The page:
Each year, little children in pajamas compose countless Christmas lists addressed to Santa’s workshop in the North Pole, and each weekend, women in very tight dresses order countless cocktails in Austin’s new North Pole wonderland, Rock Rose. Is Domain Northside’s Rock Rose real? Or is it a lot like Santa (spoiler alert): something you will only find at the mall? Touted as the locally-owned corrective to the Domain’s franchised façade, Rock Rose wears its authenticity on its former-food-truck sleeve. Weary from our journey on foot from Topgolf, which had demanded traversing a construction site and a large parking lot, the hardy members of our expedition shouted with joy at the discovery of the watering hole our smart phone had promised: 77 Degrees.
You can’t miss the high-altitude heels at 77 Degrees, which only soar higher as the night deepens. The crowd, around 10 p.m., had a “one-more-hour-of-babysitting-let’s-make-this-worth-it vibe,” which eventually gave way to a younger, taller, tanner contingent. We sam-pled a Violet Sky, a gin-watermelon-thyme drink, and leaned back onto our Miami-lounge-looking sofa. The impeccable craft cocktail; the well-dressed, work-hard-play-hard revelers; and their varied accents, felt like what you might find in any thriving city: Hong Kong, Munich, Los Angeles. Does this mean that Austin, as a cosmopolitan capital, has arrived? To become a global destination, do you have to look a little bit like everywhere else?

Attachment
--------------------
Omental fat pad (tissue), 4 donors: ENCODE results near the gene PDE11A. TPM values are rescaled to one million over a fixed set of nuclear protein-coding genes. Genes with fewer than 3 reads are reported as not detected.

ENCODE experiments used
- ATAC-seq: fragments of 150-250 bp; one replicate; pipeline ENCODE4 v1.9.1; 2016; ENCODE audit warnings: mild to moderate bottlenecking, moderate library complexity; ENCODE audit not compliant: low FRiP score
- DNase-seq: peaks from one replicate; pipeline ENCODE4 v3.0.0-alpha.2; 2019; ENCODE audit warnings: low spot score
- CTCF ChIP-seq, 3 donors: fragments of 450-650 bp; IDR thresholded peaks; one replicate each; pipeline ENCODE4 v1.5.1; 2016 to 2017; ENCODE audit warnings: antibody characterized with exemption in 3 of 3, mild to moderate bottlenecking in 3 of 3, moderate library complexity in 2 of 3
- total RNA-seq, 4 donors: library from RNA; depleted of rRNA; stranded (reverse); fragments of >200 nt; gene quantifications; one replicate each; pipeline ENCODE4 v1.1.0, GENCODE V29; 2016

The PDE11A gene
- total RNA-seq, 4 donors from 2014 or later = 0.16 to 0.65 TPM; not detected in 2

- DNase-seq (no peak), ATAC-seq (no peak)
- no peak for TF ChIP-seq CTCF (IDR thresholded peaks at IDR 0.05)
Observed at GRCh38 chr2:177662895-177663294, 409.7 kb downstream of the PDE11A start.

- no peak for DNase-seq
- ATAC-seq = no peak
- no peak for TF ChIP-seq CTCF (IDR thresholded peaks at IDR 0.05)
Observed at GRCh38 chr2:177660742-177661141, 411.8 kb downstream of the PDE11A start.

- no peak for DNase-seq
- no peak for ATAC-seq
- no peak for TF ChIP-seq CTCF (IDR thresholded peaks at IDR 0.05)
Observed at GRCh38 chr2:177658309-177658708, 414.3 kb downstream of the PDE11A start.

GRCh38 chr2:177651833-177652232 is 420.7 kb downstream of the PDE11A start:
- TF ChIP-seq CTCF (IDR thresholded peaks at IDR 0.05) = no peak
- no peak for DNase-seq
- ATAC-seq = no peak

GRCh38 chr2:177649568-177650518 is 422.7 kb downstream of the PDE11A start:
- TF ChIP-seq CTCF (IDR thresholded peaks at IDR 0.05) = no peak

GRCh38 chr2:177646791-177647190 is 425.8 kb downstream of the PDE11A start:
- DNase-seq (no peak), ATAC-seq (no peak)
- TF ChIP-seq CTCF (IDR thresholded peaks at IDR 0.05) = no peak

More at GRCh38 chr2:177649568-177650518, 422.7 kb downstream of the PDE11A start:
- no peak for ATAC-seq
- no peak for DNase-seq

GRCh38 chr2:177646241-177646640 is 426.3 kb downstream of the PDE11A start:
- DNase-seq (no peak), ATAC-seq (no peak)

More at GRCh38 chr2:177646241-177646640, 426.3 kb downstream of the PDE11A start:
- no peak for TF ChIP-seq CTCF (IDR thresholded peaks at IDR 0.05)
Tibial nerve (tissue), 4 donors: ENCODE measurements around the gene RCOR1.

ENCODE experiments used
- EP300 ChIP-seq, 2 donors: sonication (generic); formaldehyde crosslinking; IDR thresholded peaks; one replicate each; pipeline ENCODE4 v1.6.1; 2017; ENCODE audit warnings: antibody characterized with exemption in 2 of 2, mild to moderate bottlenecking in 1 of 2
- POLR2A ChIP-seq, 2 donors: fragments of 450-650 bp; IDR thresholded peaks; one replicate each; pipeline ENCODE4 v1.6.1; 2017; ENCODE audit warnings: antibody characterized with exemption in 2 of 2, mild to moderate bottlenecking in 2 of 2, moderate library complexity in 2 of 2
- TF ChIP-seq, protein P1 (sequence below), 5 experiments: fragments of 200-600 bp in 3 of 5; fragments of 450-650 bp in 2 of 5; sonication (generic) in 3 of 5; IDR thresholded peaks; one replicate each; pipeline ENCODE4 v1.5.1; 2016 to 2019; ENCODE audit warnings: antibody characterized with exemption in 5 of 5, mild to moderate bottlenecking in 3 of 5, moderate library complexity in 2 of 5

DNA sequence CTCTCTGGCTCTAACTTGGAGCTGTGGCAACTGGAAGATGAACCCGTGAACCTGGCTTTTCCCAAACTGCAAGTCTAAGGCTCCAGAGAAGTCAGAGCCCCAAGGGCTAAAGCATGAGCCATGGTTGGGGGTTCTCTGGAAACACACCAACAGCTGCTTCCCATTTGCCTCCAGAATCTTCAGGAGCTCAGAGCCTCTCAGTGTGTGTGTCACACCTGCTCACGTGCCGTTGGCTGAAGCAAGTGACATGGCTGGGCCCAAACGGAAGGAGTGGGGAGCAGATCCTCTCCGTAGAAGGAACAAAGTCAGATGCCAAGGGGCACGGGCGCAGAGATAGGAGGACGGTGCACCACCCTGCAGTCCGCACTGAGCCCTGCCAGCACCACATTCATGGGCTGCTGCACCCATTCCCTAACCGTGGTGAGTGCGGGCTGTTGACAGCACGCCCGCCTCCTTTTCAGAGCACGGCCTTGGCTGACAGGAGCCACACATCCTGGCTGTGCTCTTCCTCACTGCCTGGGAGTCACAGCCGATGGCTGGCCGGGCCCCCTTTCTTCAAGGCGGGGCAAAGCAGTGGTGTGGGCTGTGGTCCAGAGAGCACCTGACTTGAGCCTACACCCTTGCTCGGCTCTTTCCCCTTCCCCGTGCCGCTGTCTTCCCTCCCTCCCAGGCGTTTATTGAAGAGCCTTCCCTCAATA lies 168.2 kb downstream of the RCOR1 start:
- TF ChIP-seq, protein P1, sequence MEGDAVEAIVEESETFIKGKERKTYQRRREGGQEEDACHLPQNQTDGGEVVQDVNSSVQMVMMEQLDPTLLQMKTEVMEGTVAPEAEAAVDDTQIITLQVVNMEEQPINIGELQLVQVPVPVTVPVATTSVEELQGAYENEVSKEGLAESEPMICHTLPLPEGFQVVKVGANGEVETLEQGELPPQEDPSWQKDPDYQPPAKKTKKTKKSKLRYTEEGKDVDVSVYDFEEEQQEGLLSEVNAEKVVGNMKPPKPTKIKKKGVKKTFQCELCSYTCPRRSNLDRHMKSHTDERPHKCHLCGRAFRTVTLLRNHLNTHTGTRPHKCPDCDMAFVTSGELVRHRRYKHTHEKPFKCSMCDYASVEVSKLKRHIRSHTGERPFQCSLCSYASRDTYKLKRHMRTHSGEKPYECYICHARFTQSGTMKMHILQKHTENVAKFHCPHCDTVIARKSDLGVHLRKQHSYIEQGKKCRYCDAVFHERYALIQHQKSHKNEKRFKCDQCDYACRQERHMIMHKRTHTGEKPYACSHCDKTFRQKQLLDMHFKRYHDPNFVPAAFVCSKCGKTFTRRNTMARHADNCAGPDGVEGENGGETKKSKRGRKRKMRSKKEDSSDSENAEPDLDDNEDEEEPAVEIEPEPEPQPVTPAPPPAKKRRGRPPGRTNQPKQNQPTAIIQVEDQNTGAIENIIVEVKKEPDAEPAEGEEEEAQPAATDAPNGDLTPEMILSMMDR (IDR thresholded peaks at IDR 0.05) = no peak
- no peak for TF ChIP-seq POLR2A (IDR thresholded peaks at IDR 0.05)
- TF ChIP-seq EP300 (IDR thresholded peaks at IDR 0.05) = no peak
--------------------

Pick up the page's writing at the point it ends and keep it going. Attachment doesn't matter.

The view from 77 Degrees is currently dominated by construction sites, an apt reminder that what’s on the city’s horizon — for nightlife and in its everyday, in the North and the South — is rapid change. As gentrification pushes longtime dwellers out of downtown, the spots that currently claim the most cultural cache could also become the most homogeneous. But if a center cannot hold, it could perhaps expand, along with a city’s idea of itself — if, like a carnival calf, it can grow multiple hearts.
Read more from the Nightlife Issue | August 2016